I want to be happy. You want to be happy. But how?
Happiness, as a state of being, still remains incredibly elusive. We have yet to define it in a way that resonates with everyone. We struggle to find it. We look to people, places, and objects to provide it. And we stand in our own way once it finally arrives. Enter: Meik Wiking, a man who has dedicated his life to finding out what makes people happy.
As CEO of the Happiness Research Institute in Copenhagen, he has been described as everything from “the Indiana Jones of Smiles” to “the world’s happiest man” – labels that he’s quick to correct. He is, however, attuned to topics such as quality of life and and subjective well-being, having written several reports and books on happiness. Remember last year’s obsession with hygge? While the rest of us still attempt to both pronounce and live it, Wiking wrote The Little Book of Hygge after concluding that it was the magic ingredient behind Denmark consistently coming first in global happiness rankings.
His most recent book is entitled The Little Book of Lykke, a literary manifestation of Wiking’s quest to discover the secrets of the world’s happiest people. Published last year, it delves into what the likes of Brazil, Bhutan, and South Korea are doing right and how we can emulate it. Here, ahead of his appearance at the upcoming Emirates Airline Literature of Festival, Wiking shares some thoughts.
On His Current Happiness Score on a Scale of 1-10
On People Expecting Him to Be Happy 24/7
“Happiness researchers are also people. We get angry, stressed, and sad too. That is part of being human.”
On His Personal Definition of Happiness
“If you want happiness here and now, then find an activity that demands your full attention. I am a terrible dancer. But I have danced tango for four years because it makes me focus on the body, not the mind. I think we all have a little voice in our minds that questions what we do and asks, ‘Am I good enough?’
Tango gives me a break – a mental break – from that, and I think we could all use one of those. If you’re looking to become happier with your life overall, I would focus on the factors that I cover in the book such as health, freedom, and togetherness.”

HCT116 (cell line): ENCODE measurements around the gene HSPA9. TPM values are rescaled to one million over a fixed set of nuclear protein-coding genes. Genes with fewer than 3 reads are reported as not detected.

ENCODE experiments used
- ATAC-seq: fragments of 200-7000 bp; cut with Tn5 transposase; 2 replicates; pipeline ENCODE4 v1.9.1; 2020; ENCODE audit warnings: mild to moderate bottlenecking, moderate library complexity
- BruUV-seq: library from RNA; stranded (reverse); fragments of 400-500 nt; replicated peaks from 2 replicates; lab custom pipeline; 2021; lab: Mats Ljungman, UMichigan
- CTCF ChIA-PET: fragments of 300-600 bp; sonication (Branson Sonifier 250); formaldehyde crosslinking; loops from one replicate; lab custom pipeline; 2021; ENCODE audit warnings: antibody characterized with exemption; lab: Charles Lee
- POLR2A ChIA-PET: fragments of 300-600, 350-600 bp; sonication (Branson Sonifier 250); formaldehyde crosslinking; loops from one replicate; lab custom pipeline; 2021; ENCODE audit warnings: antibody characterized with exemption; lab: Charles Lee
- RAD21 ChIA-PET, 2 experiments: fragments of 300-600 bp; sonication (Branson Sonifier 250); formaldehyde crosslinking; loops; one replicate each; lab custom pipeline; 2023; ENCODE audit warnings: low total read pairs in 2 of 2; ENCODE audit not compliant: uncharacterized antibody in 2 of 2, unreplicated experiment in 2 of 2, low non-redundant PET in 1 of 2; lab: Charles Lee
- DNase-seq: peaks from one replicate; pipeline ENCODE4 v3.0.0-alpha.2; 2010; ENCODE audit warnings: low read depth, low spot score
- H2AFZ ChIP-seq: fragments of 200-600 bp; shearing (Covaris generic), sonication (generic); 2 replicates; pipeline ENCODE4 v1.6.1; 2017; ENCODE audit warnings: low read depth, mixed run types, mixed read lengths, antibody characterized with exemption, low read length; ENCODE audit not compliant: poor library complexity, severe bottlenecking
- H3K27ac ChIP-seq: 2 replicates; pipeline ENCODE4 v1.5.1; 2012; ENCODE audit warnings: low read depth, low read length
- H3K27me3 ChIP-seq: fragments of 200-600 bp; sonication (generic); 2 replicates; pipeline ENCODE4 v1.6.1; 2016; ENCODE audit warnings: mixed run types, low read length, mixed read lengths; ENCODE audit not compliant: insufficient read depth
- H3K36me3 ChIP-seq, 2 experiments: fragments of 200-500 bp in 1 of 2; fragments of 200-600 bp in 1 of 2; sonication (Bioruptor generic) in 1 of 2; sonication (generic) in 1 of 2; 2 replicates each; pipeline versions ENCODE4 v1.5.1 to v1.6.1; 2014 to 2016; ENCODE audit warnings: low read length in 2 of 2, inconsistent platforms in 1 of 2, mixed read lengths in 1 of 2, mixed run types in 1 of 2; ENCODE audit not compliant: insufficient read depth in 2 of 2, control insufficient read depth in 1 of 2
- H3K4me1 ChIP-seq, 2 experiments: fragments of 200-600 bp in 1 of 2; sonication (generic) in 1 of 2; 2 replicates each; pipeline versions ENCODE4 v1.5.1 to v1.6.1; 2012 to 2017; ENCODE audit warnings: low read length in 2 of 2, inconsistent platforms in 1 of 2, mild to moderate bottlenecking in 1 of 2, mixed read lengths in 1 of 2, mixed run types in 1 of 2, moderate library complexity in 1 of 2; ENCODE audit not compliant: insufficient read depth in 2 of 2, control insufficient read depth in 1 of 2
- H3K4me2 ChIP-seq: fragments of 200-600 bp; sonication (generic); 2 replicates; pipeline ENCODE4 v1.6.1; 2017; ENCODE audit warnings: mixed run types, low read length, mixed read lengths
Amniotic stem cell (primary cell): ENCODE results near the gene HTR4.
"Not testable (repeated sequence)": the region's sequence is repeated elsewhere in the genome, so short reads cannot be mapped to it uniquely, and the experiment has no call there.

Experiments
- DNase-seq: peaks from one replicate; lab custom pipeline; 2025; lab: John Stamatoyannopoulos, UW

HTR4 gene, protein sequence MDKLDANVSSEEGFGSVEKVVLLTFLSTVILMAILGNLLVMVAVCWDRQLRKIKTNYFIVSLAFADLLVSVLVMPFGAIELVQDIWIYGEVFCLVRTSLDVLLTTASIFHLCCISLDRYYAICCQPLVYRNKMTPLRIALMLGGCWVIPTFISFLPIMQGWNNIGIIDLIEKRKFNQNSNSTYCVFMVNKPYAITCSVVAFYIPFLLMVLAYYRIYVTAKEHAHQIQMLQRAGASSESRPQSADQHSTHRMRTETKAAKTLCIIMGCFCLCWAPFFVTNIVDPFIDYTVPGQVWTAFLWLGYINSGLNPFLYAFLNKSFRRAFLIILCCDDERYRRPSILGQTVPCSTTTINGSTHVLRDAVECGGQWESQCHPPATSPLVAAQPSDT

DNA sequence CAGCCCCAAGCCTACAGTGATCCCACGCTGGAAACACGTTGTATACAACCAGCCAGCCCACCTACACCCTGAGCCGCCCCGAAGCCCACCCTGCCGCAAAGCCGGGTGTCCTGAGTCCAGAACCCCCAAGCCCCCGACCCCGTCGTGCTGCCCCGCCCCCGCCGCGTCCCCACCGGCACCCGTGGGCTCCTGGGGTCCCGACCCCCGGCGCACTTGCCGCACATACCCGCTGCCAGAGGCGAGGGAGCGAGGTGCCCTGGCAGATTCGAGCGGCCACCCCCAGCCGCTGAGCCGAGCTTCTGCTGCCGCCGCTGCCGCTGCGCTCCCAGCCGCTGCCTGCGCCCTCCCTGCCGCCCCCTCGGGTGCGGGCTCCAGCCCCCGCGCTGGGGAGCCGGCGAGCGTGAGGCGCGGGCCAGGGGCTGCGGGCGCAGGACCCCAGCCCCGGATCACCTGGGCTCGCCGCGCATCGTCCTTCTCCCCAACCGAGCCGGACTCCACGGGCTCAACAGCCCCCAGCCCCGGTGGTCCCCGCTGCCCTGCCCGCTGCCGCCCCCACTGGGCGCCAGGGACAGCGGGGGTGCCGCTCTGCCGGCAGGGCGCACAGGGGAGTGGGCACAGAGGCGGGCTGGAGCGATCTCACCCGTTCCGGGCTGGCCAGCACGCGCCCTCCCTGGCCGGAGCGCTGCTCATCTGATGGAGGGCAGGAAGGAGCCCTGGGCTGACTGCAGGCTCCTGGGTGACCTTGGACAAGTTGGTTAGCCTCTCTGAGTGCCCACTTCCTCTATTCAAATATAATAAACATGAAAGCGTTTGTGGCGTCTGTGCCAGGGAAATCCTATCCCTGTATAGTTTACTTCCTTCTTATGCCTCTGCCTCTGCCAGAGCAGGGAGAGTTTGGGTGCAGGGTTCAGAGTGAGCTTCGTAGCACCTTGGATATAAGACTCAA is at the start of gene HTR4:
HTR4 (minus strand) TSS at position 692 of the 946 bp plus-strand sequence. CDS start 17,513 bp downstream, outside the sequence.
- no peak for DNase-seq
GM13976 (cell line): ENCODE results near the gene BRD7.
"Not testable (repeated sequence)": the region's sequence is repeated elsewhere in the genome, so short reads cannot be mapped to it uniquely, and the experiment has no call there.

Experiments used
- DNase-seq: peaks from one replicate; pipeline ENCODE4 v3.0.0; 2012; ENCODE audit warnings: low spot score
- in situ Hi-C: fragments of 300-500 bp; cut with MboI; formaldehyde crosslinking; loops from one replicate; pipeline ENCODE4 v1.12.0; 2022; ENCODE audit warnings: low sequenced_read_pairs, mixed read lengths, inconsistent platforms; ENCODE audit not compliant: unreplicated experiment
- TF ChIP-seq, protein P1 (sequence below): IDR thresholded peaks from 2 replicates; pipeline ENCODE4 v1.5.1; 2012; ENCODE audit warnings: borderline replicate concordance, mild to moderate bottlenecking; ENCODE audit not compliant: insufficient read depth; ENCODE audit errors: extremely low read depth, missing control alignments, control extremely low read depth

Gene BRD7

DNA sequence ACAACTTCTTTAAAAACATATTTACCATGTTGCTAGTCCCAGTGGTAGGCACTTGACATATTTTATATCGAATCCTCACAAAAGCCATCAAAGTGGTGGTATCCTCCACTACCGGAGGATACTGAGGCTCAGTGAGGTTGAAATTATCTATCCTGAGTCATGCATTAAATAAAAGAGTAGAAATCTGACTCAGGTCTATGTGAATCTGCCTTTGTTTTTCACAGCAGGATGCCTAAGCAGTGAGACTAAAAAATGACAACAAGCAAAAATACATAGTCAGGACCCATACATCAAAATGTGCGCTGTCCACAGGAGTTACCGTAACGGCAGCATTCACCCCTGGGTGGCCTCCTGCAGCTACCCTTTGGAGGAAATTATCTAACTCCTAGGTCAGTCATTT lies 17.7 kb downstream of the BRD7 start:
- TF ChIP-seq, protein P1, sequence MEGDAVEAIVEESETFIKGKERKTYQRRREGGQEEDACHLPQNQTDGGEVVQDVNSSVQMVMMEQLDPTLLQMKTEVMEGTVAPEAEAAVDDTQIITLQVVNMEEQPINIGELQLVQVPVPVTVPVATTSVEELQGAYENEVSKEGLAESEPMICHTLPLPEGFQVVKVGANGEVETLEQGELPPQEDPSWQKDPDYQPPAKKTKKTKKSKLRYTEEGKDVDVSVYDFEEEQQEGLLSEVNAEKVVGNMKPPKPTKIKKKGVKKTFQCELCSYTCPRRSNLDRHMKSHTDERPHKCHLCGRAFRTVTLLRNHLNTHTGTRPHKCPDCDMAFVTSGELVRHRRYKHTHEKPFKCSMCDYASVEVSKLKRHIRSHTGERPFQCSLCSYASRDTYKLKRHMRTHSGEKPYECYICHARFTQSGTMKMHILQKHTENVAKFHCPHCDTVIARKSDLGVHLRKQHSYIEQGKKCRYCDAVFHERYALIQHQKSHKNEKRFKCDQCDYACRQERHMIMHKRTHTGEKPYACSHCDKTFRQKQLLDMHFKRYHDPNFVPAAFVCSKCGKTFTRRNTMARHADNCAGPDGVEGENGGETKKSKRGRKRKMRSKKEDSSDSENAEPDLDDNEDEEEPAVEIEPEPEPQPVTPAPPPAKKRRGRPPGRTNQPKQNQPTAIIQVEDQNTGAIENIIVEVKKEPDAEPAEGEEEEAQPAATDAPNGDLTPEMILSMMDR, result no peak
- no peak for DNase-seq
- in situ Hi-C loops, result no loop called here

On How to Measure Happiness
“There is no easy way. Happiness is obviously very subjective – as it should be. What matters is how you feel about your life. At the same time, happiness is an umbrella term, so we need to look at the different parts. How happy you feel right now may be different to how happy you are with your life overall.
Ideally, what we do at the Happiness Research Institute is follow large groups of people over time, so we can uncover how changes in their lives impact their happiness. Then we can understand the average impact on one’s happiness if their income is doubled, if their commute is cut in half, or if they fall in love.”
On Why He Thinks Denmark is the Happiest Country in the World
“Denmark is relatively good at delivering quality of life to people, but the country is neither a utopia nor holds a monopoly on happiness. I think what Denmark does well, together with the other Nordic countries, is converting wealth into well-being. Universal healthcare, free university education, and equal opportunities (relatively speaking) for men and women – those are the things that drive quality of life.”
On What His Global Treasure Hunt for Happiness Revealed
“That we can learn from people all over the world to become happier. In Bhutan, they start the school day with “brainbrushing”, a mindfulness exercise that not only leads to high levels of well-being, but also better academic performance. In Denmark, people cycle to work, so exercise is built into their daily routine. I know we can’t all cycle, but we can all do 25 push-ups every time we go for coffee at the office. Yes, I do that. And yes, my colleagues think I’m crazy.”
On the Relationship Between Food and Happiness
“It’s a strong one! I am yet to meet people around the world who do not enjoy sitting down to enjoy a good meal in the company of good people. In fact, I’ve created a supper club, so I see my friends more often. Everybody brings ingredients and we cook the food together, so there is no one host with all the responsibility.
There’s also a theme every time, like Mexican food. We once made sausages from the ground up and they tasted awful, but we had a really fun time. This was three years ago, yet we still discuss what went wrong.”
On How We Can Be Happier at Work
“Give ‘Quiet Tuesday Mornings’ a try if you can. One of the things people dislike is interruptions. They usually come in the form of calls, e-mails, meetings, and managers. So one solution that we have experimented with at the Happiness Research Institute is to have two-hour slots during which no interruptions – managers included – are allowed in order to allow people time for work that requires their full attention.”
Meik Wiking will be speaking at the Emirates Airline Festival of Literature on Friday, March 2nd. To purchase a ticket to his session, click here.